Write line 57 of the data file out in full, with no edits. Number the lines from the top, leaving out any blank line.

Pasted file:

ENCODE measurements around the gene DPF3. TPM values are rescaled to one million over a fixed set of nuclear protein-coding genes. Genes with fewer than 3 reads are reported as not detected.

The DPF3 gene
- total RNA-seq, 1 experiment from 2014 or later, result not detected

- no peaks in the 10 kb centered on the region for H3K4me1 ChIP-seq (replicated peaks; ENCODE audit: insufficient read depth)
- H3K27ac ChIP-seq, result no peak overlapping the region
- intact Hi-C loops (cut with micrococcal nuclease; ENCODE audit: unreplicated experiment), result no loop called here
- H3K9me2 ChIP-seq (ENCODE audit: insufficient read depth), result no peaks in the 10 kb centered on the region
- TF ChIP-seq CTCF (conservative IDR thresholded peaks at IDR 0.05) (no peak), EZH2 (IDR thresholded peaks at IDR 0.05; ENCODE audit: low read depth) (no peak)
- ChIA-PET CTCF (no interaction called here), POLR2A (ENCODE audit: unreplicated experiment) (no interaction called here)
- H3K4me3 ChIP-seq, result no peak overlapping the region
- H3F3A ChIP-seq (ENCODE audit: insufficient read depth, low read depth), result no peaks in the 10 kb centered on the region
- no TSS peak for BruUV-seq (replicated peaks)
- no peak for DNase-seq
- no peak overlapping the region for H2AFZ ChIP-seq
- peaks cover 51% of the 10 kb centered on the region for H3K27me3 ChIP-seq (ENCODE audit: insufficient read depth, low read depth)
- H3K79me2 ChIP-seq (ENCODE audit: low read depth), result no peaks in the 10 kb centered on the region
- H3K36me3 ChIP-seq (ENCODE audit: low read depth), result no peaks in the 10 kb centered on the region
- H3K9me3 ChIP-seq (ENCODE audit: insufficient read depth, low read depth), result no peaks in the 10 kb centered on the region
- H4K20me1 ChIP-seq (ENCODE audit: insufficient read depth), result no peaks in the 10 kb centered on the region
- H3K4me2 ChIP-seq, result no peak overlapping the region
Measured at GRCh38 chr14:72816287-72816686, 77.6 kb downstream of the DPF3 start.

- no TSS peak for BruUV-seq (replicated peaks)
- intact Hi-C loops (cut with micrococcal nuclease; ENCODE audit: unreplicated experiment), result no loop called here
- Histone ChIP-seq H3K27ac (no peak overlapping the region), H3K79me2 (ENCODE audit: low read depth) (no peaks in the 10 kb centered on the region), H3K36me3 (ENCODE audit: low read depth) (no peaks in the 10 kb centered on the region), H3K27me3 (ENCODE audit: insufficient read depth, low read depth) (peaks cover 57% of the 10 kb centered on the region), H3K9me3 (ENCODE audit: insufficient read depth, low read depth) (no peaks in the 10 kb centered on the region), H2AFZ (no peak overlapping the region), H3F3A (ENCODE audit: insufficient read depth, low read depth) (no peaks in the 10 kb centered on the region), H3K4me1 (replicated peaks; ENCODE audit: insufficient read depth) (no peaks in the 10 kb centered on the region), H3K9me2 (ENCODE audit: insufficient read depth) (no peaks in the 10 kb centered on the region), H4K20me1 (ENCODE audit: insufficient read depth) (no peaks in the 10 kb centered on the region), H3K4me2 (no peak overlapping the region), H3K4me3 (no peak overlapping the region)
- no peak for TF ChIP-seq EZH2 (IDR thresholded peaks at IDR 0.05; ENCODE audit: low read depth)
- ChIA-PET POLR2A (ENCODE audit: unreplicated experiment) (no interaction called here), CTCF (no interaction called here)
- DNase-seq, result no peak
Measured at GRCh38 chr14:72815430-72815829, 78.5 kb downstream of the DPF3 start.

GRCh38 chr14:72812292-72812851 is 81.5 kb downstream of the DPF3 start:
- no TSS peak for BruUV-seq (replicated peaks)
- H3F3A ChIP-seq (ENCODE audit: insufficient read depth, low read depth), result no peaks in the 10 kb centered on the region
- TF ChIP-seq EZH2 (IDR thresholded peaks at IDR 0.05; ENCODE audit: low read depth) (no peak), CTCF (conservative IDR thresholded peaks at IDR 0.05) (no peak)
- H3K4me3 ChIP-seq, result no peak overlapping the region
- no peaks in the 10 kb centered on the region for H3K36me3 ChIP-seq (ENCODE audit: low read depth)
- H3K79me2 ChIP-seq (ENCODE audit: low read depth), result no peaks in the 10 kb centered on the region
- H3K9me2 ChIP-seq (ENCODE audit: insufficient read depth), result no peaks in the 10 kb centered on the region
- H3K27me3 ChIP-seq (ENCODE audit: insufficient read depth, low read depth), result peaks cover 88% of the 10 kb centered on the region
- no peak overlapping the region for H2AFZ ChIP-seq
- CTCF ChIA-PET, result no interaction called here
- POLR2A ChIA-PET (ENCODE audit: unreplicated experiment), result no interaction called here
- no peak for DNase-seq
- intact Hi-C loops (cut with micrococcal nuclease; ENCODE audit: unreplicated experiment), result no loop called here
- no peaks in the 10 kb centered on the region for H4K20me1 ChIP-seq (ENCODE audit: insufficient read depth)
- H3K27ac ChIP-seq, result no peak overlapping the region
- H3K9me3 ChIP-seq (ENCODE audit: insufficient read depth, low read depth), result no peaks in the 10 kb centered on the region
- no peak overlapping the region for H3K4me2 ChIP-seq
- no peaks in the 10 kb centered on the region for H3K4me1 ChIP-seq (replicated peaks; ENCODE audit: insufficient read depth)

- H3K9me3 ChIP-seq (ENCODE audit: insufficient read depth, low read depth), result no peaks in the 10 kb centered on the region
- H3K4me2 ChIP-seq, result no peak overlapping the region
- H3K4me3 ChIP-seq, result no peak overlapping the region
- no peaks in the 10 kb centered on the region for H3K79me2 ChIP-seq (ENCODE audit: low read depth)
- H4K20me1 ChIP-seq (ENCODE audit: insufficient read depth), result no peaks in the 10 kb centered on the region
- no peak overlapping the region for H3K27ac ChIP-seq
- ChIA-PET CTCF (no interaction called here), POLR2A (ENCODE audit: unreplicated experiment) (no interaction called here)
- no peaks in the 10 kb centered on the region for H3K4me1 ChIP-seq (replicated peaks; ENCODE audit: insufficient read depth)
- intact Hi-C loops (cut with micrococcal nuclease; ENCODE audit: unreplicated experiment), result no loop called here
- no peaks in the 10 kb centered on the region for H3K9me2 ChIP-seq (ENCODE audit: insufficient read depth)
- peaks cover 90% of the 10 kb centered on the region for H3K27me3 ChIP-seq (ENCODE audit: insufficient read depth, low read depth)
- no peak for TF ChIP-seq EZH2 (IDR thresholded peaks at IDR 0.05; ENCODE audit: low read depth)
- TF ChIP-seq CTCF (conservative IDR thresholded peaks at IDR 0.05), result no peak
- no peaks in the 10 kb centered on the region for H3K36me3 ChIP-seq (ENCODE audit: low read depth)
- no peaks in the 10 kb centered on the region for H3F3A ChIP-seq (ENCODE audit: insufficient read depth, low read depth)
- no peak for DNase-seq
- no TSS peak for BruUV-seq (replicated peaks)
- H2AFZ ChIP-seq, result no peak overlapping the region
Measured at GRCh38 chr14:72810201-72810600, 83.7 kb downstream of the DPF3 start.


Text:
- no peaks in the 10 kb centered on the region for H3K9me2 ChIP-seq (ENCODE audit: insufficient read depth)